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Wifi? Make Way for Li-fi

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UK-based researchers at the Ultra-Parallel Visible Light Communications (UP-VLC) project announce a breakthrough in visible light communications (VLC), reaching data transfer speeds of 10Gbps with a system using tiny micro-LEDs.

micro LED VLCThe researchers hail from the universities of Edinburgh, St Andrews, Strathclyde, Oxford and Cambridge.

Reportedly the system transmits 3.5Gbps through each of the 3 primary colours (red, green, blue) making up white light, this increasing the amount of data the light can "carry." This makes the the basis of what the researchers call light fidelity or "li-fi," a potential low-cost alternative to radio-based wireless internet.

"If you think of a shower head separating water out into parallel streams, that's how we can make light behave," Prof Harald Haas tells the BBC.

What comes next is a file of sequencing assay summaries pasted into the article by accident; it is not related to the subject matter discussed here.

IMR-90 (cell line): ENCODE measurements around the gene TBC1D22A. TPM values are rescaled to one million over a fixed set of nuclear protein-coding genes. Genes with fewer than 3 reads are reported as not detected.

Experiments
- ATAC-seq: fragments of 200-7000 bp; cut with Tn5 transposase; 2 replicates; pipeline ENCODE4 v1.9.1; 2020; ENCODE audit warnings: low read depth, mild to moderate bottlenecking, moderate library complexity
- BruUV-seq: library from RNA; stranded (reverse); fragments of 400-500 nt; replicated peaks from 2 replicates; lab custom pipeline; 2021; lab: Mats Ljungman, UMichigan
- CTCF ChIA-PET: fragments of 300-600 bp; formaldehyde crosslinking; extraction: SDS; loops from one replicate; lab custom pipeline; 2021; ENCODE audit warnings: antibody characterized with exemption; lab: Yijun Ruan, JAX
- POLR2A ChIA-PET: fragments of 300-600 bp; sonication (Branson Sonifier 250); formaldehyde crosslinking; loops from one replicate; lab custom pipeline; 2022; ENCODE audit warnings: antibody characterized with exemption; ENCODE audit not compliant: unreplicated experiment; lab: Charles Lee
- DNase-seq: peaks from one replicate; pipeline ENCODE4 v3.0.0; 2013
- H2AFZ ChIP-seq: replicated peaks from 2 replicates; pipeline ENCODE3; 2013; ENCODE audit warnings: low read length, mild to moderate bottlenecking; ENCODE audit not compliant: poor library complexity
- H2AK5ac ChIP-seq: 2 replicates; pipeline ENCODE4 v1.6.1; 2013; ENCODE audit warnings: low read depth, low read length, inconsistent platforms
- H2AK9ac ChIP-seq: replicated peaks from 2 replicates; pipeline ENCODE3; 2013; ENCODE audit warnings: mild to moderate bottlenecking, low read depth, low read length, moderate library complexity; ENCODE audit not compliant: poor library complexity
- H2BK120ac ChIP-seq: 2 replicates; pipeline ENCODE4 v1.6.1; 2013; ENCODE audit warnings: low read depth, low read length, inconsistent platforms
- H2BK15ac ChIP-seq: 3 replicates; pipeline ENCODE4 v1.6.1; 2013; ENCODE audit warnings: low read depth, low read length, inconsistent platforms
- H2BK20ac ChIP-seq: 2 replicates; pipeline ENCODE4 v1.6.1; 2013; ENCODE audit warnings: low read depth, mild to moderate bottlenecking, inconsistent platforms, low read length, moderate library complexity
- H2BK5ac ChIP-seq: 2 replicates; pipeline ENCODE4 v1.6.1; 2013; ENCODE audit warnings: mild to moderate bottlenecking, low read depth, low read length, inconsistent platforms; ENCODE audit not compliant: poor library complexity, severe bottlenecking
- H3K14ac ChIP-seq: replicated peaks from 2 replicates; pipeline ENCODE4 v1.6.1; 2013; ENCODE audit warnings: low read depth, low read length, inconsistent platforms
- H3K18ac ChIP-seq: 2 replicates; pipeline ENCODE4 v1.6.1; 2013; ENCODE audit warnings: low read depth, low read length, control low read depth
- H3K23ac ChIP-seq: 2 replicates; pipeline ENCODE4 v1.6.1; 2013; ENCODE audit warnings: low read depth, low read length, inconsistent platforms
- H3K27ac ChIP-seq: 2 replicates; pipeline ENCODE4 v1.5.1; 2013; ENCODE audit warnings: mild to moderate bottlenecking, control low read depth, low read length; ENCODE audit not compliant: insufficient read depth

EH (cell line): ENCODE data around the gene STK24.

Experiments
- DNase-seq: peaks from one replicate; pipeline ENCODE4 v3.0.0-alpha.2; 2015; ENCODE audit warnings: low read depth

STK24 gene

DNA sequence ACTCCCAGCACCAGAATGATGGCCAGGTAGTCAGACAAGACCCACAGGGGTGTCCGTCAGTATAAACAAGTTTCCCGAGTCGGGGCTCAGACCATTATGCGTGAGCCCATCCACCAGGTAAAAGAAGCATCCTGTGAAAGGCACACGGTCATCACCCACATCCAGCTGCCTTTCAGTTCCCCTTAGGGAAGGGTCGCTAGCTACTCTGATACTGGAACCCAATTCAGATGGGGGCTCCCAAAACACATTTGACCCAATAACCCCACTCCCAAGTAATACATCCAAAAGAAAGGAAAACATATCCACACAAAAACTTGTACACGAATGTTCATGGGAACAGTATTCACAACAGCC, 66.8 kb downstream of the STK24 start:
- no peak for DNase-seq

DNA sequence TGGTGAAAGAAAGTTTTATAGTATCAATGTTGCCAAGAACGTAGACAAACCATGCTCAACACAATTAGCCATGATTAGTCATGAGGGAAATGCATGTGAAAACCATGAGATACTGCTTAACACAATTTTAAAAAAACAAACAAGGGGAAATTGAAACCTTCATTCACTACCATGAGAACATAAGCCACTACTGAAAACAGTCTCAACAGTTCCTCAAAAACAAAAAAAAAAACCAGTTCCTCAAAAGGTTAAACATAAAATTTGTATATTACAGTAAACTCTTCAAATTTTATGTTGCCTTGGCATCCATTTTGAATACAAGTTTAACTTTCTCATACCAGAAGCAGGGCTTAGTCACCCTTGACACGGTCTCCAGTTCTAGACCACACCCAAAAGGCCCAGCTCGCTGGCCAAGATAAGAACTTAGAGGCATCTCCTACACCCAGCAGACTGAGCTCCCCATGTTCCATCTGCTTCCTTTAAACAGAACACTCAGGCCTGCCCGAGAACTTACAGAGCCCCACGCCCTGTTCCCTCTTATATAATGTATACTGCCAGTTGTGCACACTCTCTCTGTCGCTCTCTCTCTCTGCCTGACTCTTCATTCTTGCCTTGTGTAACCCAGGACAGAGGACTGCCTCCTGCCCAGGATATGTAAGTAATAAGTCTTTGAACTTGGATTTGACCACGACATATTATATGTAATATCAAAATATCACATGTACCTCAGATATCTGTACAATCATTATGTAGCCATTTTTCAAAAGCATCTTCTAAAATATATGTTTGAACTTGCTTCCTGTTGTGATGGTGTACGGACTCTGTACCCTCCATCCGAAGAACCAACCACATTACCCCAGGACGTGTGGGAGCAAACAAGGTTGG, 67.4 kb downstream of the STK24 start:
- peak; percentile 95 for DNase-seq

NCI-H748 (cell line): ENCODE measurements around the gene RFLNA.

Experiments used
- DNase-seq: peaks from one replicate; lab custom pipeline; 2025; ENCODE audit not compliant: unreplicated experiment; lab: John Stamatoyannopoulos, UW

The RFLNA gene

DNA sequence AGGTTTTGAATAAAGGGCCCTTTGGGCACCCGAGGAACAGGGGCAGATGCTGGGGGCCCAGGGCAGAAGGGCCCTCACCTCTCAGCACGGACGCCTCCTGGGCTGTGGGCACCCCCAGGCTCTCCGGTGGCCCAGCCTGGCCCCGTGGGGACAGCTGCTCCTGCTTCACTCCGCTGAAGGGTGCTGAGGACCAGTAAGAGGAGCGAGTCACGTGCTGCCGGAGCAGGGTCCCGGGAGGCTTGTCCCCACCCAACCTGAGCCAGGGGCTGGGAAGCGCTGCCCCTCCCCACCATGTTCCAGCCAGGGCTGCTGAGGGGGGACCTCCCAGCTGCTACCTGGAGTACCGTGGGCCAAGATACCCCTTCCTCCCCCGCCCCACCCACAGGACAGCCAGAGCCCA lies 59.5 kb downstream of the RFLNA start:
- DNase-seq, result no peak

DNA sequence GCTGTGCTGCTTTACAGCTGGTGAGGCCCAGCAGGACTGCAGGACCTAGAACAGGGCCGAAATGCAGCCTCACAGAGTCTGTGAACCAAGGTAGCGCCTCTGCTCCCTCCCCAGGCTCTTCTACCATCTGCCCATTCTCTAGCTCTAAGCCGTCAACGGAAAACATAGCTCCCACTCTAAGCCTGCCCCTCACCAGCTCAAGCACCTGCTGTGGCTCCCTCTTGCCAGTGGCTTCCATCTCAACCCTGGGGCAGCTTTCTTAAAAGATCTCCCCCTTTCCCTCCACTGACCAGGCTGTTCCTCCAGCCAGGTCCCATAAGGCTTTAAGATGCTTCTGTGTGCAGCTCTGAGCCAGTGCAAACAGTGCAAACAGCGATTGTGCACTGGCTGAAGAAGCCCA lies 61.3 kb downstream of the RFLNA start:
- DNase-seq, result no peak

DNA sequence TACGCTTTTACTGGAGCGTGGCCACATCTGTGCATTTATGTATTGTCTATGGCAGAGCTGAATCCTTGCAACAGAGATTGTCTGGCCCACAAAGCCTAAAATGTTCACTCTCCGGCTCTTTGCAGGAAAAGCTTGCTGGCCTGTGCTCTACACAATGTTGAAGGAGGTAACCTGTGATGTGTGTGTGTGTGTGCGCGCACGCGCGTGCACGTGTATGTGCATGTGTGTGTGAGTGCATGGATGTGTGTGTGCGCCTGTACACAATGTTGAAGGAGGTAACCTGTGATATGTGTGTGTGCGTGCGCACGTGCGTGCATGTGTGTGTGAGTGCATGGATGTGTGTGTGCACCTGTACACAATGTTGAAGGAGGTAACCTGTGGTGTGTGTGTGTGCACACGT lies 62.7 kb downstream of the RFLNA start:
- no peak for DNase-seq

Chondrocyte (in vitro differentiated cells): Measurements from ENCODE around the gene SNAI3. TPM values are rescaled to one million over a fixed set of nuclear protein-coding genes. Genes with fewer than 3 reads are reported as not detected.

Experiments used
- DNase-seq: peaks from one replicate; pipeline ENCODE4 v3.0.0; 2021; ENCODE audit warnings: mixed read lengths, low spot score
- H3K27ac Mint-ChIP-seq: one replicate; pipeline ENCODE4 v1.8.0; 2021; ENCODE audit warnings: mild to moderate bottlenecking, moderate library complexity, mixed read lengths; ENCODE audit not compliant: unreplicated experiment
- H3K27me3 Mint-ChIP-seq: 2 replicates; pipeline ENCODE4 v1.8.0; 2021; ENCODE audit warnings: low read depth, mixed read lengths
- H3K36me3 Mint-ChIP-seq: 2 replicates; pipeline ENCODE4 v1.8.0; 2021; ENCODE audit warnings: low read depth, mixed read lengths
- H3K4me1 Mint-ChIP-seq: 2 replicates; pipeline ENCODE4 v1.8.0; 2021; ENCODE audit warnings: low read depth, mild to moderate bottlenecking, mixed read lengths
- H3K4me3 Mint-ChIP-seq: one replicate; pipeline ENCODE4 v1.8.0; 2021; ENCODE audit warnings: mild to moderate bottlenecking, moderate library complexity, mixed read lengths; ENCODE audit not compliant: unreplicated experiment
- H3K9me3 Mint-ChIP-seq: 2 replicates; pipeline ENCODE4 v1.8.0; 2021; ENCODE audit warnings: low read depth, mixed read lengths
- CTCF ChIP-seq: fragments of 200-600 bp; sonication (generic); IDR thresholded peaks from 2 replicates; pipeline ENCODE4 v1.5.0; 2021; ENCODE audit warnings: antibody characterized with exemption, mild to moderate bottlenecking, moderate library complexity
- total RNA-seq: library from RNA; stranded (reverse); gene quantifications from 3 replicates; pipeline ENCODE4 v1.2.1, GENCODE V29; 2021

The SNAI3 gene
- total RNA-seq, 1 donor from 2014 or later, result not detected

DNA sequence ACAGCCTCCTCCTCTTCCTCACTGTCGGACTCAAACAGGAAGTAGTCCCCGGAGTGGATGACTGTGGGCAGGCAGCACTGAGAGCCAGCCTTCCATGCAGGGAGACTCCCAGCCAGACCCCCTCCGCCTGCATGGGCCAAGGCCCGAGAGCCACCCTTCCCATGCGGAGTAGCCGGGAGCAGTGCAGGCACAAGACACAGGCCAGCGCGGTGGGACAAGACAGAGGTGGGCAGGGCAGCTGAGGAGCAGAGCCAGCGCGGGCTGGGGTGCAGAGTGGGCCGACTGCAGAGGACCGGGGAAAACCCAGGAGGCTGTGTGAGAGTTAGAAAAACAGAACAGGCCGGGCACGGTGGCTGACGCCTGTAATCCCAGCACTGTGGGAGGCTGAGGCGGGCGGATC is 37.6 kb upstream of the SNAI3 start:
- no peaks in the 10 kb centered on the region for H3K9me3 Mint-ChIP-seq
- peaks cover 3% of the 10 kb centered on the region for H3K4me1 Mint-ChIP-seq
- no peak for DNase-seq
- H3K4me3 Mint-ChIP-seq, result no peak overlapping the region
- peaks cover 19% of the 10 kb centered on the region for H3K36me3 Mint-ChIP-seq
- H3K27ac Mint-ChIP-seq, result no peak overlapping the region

Allowing the micro-LEDs to handle millions of light intensity changes per second is Orthogonal Frequency Divisional Multiplexing (OFDM), a dgital modulation technique making what amounts to an extremely fast on/off switch.

In theory visible light is an ideal means for data transmission, since it has a bandwidth 10000 times larger than the radio frequency spectrum. However it is not as practical-- light-based connections cannot penetrate walls, even if the UP-VLC technology can bounce off walls, allowing it not to demand lighe of sight.

UP-VLC is not the only project taking on VLC. Earlier this month a Chinese team reportedly developed a microchipped LED light bulb producing data speeds of up to 150Mbps, while back in 2012 Taiwanese researchers used red and green laser pointers to achieve speeds of up to 1Gbps using 2 pointers at a distance of up to 10m.

Go UP-VLC

Go "Li-fi" Via LED Light Bulb Data Speed Breakthrough (BBC)